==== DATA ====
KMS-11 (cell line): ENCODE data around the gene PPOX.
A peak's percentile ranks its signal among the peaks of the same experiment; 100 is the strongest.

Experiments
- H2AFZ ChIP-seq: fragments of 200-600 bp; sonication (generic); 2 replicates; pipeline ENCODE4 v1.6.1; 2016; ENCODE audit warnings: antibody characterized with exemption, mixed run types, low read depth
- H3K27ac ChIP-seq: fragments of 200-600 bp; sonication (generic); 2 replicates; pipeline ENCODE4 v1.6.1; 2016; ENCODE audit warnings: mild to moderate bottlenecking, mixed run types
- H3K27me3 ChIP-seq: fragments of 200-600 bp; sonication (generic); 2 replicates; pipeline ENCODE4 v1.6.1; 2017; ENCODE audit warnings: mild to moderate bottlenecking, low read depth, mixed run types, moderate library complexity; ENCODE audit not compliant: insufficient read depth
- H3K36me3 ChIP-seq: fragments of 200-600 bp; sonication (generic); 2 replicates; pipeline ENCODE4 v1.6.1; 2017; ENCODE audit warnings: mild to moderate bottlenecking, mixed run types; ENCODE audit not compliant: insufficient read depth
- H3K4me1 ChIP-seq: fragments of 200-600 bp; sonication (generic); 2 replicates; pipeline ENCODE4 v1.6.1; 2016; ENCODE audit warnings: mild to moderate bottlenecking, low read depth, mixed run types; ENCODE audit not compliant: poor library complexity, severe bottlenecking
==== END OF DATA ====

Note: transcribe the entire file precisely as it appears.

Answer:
KMS-11 (cell line): ENCODE data around the gene PPOX.
A peak's percentile ranks its signal among the peaks of the same experiment; 100 is the strongest.

Experiments
- H2AFZ ChIP-seq: fragments of 200-600 bp; sonication (generic); 2 replicates; pipeline ENCODE4 v1.6.1; 2016; ENCODE audit warnings: antibody characterized with exemption, mixed run types, low read depth
- H3K27ac ChIP-seq: fragments of 200-600 bp; sonication (generic); 2 replicates; pipeline ENCODE4 v1.6.1; 2016; ENCODE audit warnings: mild to moderate bottlenecking, mixed run types
- H3K27me3 ChIP-seq: fragments of 200-600 bp; sonication (generic); 2 replicates; pipeline ENCODE4 v1.6.1; 2017; ENCODE audit warnings: mild to moderate bottlenecking, low read depth, mixed run types, moderate library complexity; ENCODE audit not compliant: insufficient read depth
- H3K36me3 ChIP-seq: fragments of 200-600 bp; sonication (generic); 2 replicates; pipeline ENCODE4 v1.6.1; 2017; ENCODE audit warnings: mild to moderate bottlenecking, mixed run types; ENCODE audit not compliant: insufficient read depth
- H3K4me1 ChIP-seq: fragments of 200-600 bp; sonication (generic); 2 replicates; pipeline ENCODE4 v1.6.1; 2016; ENCODE audit warnings: mild to moderate bottlenecking, low read depth, mixed run types; ENCODE audit not compliant: poor library complexity, severe bottlenecking